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SPEED: How fast is GPRS and what's the maximum today you can reach
Posted by Arne Hess - on Tuesday, 24.09.02 - 16:16:00 CET under 09 - Thoughts - Viewed 40433x
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I had a lot of discussions in the past with friends, co-workers and Pocket PC enthusiasts about the new Pocket PC Phone Edition and GPRS. While GPRS wasn't interesting for too many peoples until today because it could be used with a Notebook or WAP only, it becomes more and more interesting now because it's the bearer service used on the o2 xda or the T-Mobile Phone Edition. However, for most of you it seems that GPRS is still a secret in the ways how it works and how fast it could be. So here is more background information for you to understand GPRS better and therefore understand better what a Phone Edition Pocket PC is able to deliver or even not:

GPRS works with 2 components: the Coding Schemes (up to 4) and the Time Slots (up to 8 while 8 is the maximum a GSM/GPRS Base Station supports; doesn't matter if it is voice or data).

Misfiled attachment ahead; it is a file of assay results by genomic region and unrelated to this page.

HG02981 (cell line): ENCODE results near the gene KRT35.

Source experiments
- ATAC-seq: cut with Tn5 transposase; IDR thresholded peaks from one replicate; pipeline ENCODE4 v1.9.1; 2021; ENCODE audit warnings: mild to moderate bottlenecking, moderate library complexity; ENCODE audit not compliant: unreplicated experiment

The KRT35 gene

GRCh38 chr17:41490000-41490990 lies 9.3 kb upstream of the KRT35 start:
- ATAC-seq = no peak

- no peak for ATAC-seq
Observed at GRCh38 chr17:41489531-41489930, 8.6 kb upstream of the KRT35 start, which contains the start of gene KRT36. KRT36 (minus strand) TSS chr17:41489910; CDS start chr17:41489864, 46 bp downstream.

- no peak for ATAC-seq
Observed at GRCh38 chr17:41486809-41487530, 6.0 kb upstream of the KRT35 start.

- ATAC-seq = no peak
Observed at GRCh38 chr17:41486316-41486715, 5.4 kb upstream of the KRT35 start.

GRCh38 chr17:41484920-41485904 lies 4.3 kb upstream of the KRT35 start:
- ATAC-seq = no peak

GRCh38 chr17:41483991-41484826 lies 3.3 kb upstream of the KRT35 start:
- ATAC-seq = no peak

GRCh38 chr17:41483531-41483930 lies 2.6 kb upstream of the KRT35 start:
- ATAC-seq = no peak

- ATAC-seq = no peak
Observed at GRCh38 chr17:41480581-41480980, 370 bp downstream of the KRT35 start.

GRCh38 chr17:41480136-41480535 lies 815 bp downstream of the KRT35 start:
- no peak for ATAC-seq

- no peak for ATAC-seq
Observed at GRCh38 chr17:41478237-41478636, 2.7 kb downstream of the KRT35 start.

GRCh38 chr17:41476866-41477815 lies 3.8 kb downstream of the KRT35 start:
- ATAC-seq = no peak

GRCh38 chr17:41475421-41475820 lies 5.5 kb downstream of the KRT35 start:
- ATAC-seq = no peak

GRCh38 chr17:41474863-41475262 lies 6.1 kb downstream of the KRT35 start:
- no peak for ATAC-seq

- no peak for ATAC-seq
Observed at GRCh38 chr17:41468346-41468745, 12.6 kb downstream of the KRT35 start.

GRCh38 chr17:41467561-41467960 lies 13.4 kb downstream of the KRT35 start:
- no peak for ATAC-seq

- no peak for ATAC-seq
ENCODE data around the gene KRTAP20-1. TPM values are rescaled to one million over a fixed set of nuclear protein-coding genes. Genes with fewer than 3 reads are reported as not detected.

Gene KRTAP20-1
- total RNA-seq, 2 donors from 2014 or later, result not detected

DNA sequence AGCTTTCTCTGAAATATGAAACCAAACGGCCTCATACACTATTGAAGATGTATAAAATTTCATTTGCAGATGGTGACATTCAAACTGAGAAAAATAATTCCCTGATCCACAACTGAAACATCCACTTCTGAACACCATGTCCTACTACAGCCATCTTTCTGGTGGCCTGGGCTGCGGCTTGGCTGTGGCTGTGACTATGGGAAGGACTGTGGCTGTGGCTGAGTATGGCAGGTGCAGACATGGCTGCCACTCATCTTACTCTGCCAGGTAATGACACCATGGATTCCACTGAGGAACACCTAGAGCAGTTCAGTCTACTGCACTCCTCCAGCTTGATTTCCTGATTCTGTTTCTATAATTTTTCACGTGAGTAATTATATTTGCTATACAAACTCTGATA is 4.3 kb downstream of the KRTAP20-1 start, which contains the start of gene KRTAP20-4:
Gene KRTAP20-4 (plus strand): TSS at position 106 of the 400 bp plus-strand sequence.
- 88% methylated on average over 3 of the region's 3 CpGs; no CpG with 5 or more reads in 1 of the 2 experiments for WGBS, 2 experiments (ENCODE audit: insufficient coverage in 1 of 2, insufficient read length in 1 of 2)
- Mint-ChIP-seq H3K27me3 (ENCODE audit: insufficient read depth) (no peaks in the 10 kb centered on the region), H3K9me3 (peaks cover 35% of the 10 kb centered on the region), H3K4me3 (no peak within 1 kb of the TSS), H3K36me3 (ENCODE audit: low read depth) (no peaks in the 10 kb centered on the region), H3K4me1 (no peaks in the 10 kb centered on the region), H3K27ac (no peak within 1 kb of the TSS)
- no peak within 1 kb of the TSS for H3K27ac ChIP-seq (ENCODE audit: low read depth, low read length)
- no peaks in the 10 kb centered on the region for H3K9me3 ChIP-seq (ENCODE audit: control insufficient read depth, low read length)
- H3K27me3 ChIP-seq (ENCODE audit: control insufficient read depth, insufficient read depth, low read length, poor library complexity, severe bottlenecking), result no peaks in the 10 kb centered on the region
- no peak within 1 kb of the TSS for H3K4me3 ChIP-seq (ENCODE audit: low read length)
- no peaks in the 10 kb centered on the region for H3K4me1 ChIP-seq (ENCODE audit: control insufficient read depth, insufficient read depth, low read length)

Coding Schemes
Both, the handset and the network supports Coding Schemes. While there are 4 different CS available in theory, today only CS1 and 2 are implemented on the network side (CS3 and 4 are pretty expensive to implement because you have to reengineer the front- and backend network) and also today's handsets supports CS1 and 2 only.

CS1 supports 9.05 Kbit/s per time slot while CS2 supports 13.4 Kbit/s per time slot.

Coding Scheme CS1 CS2 CS3 CS4
Data rate Kbit/s 9.05 Kb/s 13.4 Kb/s 15.6 Kb/s 21.4 Kb/s
Maximum data speed
with 8 time-slots
72.4 Kb/s 107.2 Kb/s 124.8 Kb/s 171.2 Kb/s

Time Slots